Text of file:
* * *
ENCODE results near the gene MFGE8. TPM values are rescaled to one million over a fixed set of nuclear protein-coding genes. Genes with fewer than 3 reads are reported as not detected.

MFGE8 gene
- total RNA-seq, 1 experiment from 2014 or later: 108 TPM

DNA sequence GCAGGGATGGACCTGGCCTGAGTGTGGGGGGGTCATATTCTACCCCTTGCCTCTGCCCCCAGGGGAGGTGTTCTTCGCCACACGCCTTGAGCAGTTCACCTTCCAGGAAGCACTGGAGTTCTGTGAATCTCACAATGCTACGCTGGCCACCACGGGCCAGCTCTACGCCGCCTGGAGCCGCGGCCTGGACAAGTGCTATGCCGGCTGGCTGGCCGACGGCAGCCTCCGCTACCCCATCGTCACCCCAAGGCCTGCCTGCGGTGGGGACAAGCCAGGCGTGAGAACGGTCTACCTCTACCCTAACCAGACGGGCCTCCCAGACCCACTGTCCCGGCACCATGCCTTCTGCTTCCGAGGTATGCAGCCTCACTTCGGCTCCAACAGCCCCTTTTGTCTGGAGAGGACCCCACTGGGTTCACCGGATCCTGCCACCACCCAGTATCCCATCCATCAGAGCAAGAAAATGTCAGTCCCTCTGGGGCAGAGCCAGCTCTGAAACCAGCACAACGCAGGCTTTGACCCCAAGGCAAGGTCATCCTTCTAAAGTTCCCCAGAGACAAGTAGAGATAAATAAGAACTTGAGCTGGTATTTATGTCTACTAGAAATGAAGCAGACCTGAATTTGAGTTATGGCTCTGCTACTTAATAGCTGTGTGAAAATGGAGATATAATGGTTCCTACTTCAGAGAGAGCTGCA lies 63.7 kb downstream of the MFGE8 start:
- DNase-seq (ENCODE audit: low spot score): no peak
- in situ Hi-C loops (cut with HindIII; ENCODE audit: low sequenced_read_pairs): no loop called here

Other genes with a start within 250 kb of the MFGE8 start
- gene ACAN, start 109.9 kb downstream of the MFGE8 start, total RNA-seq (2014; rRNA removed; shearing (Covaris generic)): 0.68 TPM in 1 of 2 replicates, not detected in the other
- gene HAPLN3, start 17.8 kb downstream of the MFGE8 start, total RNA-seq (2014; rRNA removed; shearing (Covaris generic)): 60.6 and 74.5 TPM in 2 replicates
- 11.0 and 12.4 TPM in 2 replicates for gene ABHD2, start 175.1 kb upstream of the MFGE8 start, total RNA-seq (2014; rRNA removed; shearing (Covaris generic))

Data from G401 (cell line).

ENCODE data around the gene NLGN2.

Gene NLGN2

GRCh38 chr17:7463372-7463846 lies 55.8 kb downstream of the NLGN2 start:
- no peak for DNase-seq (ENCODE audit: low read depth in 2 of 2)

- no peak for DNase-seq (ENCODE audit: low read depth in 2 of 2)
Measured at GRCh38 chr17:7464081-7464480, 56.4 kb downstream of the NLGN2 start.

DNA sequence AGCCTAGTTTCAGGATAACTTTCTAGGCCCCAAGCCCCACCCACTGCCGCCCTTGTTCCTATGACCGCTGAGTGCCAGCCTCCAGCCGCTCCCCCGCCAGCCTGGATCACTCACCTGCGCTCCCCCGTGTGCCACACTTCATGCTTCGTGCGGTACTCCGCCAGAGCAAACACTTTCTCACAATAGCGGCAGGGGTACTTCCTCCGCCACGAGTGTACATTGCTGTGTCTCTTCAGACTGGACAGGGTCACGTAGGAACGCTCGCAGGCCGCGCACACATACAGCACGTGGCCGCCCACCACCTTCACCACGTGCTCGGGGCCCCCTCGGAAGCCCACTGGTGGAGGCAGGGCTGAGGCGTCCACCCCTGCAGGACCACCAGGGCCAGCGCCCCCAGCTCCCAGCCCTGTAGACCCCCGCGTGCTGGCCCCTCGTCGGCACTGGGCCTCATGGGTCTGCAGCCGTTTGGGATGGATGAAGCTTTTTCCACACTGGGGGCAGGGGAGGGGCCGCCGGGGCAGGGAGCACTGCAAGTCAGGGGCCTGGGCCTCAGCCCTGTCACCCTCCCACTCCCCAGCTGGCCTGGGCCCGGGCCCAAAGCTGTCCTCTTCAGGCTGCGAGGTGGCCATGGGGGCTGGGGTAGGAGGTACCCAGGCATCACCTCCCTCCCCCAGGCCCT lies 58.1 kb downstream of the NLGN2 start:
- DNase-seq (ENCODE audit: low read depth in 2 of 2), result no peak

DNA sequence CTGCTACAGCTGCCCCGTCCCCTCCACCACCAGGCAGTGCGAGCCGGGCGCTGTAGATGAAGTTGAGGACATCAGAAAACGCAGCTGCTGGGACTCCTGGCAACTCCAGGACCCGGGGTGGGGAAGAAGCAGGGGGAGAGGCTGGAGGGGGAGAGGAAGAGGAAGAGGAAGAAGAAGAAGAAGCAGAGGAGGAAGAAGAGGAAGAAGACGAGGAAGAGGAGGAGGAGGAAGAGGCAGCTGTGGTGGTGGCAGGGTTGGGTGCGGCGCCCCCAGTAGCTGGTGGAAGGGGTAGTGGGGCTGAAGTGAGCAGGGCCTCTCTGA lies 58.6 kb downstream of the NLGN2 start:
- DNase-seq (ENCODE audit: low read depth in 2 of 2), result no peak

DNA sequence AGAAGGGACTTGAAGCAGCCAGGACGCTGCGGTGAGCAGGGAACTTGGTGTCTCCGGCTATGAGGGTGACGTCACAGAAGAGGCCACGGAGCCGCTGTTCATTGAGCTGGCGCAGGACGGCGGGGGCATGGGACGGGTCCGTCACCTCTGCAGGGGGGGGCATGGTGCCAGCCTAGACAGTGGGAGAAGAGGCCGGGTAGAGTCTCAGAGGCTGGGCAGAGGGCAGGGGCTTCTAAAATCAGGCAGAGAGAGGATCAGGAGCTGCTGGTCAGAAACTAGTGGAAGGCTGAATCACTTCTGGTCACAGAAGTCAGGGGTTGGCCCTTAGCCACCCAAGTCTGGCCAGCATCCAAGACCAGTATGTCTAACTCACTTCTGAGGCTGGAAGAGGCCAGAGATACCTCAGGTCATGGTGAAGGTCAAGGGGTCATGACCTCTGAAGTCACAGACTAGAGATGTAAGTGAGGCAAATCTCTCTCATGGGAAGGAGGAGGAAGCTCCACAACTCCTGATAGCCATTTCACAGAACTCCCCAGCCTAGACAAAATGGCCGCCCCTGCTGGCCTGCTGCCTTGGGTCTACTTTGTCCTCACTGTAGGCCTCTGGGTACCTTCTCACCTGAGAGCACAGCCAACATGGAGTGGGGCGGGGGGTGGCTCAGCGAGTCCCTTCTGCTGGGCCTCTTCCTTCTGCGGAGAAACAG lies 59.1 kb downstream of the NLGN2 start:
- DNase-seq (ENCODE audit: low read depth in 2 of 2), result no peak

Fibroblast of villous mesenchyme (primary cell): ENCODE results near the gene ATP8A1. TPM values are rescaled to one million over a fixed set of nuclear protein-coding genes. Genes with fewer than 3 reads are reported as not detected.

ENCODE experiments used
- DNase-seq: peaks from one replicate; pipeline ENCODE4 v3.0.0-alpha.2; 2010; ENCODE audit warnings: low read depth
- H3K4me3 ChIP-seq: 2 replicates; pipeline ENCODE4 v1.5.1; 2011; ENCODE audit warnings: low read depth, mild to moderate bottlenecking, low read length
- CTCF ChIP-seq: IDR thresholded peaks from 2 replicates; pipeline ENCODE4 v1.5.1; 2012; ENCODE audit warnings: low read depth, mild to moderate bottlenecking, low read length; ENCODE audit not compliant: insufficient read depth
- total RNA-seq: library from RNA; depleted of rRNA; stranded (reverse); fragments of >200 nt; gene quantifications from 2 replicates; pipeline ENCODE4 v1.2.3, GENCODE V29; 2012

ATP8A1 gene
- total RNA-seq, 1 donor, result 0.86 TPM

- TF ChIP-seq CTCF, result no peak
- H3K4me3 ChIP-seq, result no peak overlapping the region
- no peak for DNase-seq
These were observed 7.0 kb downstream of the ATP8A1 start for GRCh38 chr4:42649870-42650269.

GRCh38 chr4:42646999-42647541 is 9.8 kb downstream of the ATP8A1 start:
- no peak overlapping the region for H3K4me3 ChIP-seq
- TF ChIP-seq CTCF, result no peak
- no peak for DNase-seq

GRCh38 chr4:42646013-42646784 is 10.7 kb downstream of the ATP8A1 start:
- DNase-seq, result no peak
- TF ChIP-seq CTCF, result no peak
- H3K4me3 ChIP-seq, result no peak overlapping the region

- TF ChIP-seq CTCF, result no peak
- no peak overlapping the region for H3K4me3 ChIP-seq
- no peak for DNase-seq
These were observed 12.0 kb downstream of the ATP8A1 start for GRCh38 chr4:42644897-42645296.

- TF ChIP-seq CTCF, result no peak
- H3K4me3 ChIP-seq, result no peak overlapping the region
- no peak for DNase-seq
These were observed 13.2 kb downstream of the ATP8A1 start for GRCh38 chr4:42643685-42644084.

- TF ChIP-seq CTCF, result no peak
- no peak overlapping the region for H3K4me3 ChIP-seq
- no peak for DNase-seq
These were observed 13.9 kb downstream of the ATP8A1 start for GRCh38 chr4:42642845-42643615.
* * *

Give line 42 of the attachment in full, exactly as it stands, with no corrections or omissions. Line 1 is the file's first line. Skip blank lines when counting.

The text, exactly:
- TF ChIP-seq CTCF, result no peak